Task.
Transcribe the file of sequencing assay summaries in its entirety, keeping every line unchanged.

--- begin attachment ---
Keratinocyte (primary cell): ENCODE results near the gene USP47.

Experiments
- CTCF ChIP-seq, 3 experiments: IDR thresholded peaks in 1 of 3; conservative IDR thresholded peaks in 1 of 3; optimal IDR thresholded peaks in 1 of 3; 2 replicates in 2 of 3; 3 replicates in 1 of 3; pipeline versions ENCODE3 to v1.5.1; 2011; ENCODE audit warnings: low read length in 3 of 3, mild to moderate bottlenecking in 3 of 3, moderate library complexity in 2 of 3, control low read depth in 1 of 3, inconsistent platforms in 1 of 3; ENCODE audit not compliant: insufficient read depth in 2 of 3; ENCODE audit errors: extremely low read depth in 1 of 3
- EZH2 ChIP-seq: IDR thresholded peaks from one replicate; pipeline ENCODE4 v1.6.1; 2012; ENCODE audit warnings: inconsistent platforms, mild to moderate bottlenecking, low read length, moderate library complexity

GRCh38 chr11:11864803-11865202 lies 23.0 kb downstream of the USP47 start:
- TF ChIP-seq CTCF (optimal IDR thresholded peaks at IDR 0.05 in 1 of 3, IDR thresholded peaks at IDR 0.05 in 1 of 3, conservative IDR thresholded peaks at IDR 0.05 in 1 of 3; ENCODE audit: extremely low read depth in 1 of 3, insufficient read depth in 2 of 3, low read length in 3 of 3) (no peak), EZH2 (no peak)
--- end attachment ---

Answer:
Keratinocyte (primary cell): ENCODE results near the gene USP47.

Experiments
- CTCF ChIP-seq, 3 experiments: IDR thresholded peaks in 1 of 3; conservative IDR thresholded peaks in 1 of 3; optimal IDR thresholded peaks in 1 of 3; 2 replicates in 2 of 3; 3 replicates in 1 of 3; pipeline versions ENCODE3 to v1.5.1; 2011; ENCODE audit warnings: low read length in 3 of 3, mild to moderate bottlenecking in 3 of 3, moderate library complexity in 2 of 3, control low read depth in 1 of 3, inconsistent platforms in 1 of 3; ENCODE audit not compliant: insufficient read depth in 2 of 3; ENCODE audit errors: extremely low read depth in 1 of 3
- EZH2 ChIP-seq: IDR thresholded peaks from one replicate; pipeline ENCODE4 v1.6.1; 2012; ENCODE audit warnings: inconsistent platforms, mild to moderate bottlenecking, low read length, moderate library complexity

GRCh38 chr11:11864803-11865202 lies 23.0 kb downstream of the USP47 start:
- TF ChIP-seq CTCF (optimal IDR thresholded peaks at IDR 0.05 in 1 of 3, IDR thresholded peaks at IDR 0.05 in 1 of 3, conservative IDR thresholded peaks at IDR 0.05 in 1 of 3; ENCODE audit: extremely low read depth in 1 of 3, insufficient read depth in 2 of 3, low read length in 3 of 3) (no peak), EZH2 (no peak)